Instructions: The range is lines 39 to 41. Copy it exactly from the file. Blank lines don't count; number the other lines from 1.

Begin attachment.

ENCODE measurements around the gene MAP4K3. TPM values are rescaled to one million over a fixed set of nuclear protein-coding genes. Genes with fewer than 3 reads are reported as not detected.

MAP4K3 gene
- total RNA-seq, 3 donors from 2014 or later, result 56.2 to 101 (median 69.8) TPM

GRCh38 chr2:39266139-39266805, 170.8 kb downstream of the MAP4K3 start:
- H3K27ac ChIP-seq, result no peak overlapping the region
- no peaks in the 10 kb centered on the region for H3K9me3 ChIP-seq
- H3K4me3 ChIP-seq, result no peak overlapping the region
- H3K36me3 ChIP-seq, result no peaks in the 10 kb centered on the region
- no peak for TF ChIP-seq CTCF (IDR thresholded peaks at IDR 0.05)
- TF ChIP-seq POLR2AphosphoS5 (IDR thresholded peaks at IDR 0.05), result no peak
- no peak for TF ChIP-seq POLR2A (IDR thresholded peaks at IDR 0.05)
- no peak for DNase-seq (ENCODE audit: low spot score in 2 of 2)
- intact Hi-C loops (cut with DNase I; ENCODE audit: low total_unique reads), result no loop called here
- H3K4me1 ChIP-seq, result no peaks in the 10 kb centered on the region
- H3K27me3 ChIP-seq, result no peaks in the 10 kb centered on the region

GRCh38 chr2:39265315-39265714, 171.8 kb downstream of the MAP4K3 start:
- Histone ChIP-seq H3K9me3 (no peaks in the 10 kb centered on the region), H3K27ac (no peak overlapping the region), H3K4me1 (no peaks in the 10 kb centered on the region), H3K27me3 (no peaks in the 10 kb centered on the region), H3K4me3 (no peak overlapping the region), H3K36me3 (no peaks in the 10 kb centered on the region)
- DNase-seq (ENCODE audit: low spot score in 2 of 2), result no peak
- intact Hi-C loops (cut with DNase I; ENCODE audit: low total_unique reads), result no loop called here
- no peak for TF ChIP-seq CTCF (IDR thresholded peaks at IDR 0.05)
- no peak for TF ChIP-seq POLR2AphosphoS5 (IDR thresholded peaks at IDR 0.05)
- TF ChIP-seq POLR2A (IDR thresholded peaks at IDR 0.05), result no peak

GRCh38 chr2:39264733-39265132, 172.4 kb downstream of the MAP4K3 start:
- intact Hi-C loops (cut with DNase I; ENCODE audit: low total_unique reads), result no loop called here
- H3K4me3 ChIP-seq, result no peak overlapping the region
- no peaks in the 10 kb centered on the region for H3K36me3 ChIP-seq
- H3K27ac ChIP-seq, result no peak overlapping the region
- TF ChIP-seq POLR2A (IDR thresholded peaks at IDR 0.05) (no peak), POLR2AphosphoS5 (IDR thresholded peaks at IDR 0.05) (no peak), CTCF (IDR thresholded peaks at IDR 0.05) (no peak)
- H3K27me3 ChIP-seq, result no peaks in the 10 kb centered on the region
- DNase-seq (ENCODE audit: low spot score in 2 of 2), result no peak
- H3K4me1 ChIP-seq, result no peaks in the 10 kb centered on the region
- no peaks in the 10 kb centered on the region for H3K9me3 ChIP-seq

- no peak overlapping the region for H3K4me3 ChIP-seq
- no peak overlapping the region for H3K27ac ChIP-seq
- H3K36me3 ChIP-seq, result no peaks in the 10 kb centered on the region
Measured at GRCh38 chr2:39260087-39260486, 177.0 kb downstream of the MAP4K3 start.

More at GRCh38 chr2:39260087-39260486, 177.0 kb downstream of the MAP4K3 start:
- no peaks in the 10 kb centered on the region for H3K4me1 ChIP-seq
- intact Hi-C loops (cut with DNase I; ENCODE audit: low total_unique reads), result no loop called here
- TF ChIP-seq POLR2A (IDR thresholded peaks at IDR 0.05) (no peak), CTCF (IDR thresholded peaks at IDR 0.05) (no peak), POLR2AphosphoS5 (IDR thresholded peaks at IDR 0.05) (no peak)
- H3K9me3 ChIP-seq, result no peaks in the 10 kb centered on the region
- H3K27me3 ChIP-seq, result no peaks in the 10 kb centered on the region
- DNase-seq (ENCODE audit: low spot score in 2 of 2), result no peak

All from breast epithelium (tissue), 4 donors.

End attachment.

- intact Hi-C loops (cut with DNase I; ENCODE audit: low total_unique reads), result no loop called here
- TF ChIP-seq POLR2A (IDR thresholded peaks at IDR 0.05) (no peak), CTCF (IDR thresholded peaks at IDR 0.05) (no peak), POLR2AphosphoS5 (IDR thresholded peaks at IDR 0.05) (no peak)
- H3K9me3 ChIP-seq, result no peaks in the 10 kb centered on the region